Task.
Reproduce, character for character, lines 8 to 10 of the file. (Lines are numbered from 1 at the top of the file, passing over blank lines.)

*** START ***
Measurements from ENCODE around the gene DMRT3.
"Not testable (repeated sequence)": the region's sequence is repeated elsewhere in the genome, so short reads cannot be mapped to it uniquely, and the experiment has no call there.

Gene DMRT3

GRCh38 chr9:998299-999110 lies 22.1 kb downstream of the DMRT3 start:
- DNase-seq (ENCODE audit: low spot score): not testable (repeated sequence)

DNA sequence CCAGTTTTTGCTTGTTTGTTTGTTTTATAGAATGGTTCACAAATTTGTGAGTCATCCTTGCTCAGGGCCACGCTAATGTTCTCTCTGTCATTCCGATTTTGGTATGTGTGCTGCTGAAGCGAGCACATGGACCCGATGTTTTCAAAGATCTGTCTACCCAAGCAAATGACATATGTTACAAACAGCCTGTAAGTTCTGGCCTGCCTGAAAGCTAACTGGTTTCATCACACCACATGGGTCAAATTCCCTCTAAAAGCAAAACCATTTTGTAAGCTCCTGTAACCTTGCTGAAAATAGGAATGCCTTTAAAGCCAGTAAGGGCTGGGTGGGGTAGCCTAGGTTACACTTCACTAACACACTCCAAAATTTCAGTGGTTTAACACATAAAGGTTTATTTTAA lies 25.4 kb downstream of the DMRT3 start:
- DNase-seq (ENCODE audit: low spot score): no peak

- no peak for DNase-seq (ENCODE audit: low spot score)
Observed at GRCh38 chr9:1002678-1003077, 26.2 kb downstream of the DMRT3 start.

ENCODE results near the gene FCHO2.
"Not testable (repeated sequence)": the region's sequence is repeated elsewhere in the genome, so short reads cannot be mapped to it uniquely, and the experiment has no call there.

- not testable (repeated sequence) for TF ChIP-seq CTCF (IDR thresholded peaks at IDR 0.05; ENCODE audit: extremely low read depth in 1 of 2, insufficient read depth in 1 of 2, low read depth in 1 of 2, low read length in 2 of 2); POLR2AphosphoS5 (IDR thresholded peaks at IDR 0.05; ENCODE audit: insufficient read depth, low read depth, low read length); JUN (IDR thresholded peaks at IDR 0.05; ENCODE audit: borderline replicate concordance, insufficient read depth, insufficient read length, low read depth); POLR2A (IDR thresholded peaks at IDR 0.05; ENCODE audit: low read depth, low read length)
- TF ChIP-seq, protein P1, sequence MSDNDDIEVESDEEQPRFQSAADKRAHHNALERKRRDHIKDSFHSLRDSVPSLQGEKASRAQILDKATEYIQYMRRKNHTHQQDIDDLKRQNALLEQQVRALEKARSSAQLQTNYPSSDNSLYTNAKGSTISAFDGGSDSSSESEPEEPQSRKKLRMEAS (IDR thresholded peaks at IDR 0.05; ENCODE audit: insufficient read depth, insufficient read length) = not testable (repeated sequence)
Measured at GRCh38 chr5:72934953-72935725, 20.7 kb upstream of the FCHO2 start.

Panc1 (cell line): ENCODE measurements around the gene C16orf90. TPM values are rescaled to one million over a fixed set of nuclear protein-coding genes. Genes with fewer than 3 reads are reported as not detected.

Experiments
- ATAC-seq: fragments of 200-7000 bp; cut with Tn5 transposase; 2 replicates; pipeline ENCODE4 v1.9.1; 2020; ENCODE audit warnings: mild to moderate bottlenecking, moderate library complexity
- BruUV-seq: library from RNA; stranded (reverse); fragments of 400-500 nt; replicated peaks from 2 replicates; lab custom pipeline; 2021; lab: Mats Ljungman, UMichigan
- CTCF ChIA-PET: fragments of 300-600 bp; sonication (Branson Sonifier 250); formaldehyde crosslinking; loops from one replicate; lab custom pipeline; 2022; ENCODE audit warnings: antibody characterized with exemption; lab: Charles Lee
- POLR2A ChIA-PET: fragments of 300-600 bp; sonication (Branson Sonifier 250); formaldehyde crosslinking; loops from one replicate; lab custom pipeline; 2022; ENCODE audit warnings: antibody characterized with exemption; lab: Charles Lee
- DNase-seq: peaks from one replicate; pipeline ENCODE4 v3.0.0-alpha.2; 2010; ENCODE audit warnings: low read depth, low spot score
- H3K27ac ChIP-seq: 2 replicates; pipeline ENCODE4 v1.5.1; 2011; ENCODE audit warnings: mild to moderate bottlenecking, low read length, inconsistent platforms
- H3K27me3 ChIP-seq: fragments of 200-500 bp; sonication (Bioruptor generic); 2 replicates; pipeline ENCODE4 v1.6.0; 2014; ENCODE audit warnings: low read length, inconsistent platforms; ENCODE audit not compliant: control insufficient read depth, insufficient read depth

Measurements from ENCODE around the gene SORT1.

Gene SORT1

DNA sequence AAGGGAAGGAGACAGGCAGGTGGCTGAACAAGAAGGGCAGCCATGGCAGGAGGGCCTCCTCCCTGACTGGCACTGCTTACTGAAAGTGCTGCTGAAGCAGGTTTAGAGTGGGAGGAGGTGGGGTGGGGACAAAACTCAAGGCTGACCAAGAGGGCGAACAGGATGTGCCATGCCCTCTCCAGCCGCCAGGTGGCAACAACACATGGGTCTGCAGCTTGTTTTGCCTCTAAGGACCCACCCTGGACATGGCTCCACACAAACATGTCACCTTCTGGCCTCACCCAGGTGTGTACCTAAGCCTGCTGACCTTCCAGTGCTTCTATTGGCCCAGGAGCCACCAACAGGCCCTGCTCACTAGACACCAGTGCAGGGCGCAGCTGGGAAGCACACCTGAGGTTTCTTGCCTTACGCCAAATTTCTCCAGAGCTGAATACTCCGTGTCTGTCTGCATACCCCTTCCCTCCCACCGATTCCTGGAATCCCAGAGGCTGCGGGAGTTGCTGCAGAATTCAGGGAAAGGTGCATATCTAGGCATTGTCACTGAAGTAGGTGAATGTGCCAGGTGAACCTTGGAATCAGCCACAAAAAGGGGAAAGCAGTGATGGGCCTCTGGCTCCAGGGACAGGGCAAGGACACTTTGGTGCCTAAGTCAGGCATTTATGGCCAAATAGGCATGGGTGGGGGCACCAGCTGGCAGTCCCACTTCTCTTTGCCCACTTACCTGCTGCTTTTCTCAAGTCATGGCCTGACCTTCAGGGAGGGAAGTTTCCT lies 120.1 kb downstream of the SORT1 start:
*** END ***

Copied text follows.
- no peak for DNase-seq (ENCODE audit: low spot score)
Observed at GRCh38 chr9:1002678-1003077, 26.2 kb downstream of the DMRT3 start.

ENCODE results near the gene FCHO2.